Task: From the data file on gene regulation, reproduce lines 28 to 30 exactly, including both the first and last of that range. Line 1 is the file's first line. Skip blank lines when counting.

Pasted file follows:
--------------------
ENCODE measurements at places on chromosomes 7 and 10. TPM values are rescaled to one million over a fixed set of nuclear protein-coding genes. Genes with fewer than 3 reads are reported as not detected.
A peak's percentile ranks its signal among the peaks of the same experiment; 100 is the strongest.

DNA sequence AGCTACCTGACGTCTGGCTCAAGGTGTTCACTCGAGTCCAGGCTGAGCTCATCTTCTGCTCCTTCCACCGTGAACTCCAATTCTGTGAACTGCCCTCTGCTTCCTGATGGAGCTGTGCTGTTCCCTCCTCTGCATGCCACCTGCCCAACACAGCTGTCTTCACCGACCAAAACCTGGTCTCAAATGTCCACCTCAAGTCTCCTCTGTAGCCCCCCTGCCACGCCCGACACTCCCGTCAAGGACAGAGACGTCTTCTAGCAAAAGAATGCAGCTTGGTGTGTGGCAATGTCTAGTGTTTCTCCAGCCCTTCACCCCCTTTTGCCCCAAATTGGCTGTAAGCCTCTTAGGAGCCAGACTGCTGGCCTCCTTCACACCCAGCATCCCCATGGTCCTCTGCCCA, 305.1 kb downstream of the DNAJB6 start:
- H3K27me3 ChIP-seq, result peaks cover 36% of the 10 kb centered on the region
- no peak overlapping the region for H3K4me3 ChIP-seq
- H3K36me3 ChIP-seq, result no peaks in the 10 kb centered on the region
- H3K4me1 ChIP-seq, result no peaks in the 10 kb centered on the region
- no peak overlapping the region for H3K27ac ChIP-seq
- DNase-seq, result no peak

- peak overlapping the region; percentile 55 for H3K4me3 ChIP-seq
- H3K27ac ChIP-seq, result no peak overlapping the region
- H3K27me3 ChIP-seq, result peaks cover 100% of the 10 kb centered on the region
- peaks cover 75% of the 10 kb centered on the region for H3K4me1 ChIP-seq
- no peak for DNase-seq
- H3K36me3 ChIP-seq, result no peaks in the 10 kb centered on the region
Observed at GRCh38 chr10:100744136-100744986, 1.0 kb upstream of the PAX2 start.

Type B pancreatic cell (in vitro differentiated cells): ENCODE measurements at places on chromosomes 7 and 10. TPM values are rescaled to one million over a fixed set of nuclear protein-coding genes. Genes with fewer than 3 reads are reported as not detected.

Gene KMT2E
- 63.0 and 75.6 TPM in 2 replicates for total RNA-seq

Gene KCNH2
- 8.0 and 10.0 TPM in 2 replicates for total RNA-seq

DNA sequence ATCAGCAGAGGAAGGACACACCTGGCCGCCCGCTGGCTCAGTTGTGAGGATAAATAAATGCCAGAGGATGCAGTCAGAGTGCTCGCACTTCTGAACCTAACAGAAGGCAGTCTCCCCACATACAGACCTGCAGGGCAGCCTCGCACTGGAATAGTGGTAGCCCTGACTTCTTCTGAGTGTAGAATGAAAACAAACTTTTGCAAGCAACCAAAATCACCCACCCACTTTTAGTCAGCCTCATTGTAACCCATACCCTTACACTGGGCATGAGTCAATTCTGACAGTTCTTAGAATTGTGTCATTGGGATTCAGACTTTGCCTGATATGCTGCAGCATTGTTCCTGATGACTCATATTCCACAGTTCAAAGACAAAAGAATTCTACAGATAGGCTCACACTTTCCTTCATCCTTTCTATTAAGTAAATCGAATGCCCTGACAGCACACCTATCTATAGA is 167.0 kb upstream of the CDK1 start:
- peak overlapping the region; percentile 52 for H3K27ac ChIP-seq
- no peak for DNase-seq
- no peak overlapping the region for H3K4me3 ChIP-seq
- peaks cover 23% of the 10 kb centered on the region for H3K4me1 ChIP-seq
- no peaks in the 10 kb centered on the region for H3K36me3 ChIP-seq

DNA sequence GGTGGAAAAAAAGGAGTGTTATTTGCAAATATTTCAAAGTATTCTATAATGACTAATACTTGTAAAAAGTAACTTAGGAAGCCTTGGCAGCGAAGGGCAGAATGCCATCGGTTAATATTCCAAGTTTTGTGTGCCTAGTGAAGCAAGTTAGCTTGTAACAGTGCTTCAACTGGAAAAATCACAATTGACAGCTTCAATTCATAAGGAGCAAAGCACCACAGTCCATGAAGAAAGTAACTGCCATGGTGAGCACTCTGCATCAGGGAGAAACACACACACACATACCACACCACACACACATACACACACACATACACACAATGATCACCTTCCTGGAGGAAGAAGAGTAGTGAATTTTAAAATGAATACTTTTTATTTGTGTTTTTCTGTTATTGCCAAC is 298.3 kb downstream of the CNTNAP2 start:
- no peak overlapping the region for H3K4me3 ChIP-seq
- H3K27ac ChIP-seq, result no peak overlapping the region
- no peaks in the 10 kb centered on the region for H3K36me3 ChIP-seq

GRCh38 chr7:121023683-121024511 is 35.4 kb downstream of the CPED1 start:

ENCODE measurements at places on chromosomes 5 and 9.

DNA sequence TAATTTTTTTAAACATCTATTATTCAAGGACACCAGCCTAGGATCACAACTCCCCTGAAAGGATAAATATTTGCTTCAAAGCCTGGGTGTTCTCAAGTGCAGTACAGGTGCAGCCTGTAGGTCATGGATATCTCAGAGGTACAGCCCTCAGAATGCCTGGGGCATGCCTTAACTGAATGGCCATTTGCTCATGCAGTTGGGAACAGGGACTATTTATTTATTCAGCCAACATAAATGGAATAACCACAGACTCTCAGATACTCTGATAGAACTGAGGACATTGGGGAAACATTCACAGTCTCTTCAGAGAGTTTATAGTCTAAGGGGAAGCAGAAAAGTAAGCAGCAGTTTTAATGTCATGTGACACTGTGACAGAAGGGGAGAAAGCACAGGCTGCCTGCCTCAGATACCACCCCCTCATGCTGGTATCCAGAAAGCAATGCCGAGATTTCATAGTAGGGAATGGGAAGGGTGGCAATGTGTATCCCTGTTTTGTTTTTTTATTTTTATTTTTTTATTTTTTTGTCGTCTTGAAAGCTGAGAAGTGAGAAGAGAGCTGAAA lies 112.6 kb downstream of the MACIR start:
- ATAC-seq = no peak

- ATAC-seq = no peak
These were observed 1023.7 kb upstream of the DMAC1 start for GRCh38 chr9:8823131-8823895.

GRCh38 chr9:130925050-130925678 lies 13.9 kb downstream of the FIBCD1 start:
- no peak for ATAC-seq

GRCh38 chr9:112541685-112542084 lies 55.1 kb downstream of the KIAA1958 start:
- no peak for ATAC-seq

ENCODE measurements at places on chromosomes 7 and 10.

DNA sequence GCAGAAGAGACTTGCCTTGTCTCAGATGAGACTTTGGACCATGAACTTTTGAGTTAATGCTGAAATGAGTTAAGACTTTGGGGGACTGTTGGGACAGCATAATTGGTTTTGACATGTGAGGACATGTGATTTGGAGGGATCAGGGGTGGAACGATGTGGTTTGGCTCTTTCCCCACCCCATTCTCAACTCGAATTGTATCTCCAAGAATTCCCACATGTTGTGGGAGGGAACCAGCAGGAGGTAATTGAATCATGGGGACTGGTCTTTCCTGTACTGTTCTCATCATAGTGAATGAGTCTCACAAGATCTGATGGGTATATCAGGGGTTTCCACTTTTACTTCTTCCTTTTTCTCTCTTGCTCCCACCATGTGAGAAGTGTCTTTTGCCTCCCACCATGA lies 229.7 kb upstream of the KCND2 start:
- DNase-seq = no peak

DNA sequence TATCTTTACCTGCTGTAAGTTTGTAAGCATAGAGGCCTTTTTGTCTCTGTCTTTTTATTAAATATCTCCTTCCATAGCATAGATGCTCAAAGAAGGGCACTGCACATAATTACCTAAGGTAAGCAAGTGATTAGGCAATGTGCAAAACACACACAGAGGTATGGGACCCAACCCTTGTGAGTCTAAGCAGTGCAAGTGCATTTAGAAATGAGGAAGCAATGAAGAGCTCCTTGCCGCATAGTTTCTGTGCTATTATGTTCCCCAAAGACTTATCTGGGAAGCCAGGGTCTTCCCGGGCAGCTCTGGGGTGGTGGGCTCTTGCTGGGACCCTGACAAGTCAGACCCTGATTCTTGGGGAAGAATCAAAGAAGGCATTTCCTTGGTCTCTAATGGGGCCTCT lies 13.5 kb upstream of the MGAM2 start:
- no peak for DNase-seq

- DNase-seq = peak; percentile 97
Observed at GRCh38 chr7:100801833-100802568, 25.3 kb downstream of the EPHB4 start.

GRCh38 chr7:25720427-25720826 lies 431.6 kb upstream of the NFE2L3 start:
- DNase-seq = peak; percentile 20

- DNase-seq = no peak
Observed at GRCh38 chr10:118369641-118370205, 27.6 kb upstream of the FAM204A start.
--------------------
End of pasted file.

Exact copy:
DNA sequence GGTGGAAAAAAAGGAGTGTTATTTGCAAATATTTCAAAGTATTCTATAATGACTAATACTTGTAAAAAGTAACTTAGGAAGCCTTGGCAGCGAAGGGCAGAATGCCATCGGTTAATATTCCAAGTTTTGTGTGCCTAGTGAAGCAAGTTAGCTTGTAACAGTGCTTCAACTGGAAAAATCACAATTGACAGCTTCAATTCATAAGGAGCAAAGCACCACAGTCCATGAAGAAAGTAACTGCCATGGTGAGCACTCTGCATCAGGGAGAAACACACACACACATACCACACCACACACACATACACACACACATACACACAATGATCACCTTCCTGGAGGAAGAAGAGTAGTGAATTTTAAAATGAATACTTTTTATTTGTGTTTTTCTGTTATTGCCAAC is 298.3 kb downstream of the CNTNAP2 start:
- no peak overlapping the region for H3K4me3 ChIP-seq
- H3K27ac ChIP-seq, result no peak overlapping the region